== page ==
‘Healthy tan’ is a deadly oxymoron
Coated with baby oil, my teen friends and I lie on the beach, where the same cool radio station blares from blankets down the sand. Every half hour, the DJ cheerfully reminds us all to turn over and the beach resembles a giant rotisserie. Later, we’ll slap soothing lotion on our painful sunburns, and wear white to enhance them.
We baby boomers grew up being outside all day, burning, peeling, and tanning. Now we’re paying a huge price for our romance with the “healthy” sun – an alarming epidemic of skin cancers. We’re flocking to have lesions treated, and some of us suffer and die from melanomas.
Because there is no such thing as a safe tan, and sun damage is cumulative.
Though Doug Johnson of Diamond Lake wasn’t a sun worshipper, he was an outdoor guy, both at work and play. Ten years ago he ignored a blemish on his cheek that wouldn’t disappear; five months later it was diagnosed as a basal cell carcinoma, caused by repeated, unprotected sun exposure.
Over several hours a surgeon sliced away layers of skin off Johnson’s cheek along the cancer’s roots, almost to the bone. While being stitched up Johnson felt tugging and pulling; his surgeon was trying to find enough skin to sew his cheek together. What could have been frozen or excised with a couple stitches had become an excavation.
Later, as Johnson removed the bandage and stared in horror at the mirror, he thought, “I’m never going out in public again.” Today he has a large “Zorro mark” scar.
Though vigilant about prevention and routine checks, Johnson eventually became careless with sunscreen. Last February, he noticed a bleeding nick on the top of his ear and waited two months for it to heal. It was diagnosed as another basal skin cell carcinoma. “There’s so little skin there to work with,” he thought. “How deformed will I be?” This time he’d not delayed too long and needed only one slice of skin removed.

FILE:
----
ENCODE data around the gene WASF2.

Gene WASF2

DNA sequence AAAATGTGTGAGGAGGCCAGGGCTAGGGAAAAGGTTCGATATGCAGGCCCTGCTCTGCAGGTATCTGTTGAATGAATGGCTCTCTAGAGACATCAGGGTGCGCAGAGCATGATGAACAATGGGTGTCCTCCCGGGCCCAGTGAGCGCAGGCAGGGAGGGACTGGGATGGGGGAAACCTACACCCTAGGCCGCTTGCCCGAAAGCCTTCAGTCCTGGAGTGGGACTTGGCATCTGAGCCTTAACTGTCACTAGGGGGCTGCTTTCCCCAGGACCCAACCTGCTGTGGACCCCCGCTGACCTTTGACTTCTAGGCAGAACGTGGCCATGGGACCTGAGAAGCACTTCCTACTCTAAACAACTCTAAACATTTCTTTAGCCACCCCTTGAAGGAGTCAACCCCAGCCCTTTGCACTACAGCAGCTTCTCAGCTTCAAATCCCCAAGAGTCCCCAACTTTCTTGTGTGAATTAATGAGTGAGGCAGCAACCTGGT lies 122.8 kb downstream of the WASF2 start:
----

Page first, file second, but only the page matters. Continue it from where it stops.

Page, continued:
He was appalled at what he saw in the waiting room. “It looked like a MASH triage, filled with skin cancer patients wearing gauze bandages on noses, ears, cheeks, arms, and hands,” he said. He learned that this was the everyday scene there.
Johnson, the pre-stress safety director and human resources manager at Central Pre-Mix, tells his story to new hires, and supplies workers with a large pump bottle of sunscreen. “I’d be happy to have to continually replace it,” he said. “But I don’t.”
Most skin cancer is preventable with year-round daily sunscreen use. But for broad spectrum UVA/UVB protection against skin damage and wrinkles, your sunscreen must contain either titanium dioxide, zinc oxide, avobenzone, or Mexoryl SX, found in even inexpensive products. Also critical is a high SPF and liberal application, covering up, wearing a hat, and avoiding midday sun and tanning beds.
After seeing tan-mad friends develop leathery skin and deep wrinkles by the age of 20, I limited my beach-going. Then I fully embraced my pale skin at 30, after developing white blotches on my face; with the advent of sunscreen, I began using it daily. Although frequently complimented on my smooth skin, I see visible sun damage increasingly revealed and feel like a ticking time bomb.
Being a beautiful carcinogenic brown is simply not worth dying for, or having the tip of your nose scooped off. It’s never too late to adopt protective measures and examine your skin for changes; be quick to have them checked out.
Because, as Johnson points out, “There’s something about the word cancer that really gets your attention.”
You can reach Deborah Chan at firstname.lastname@example.org.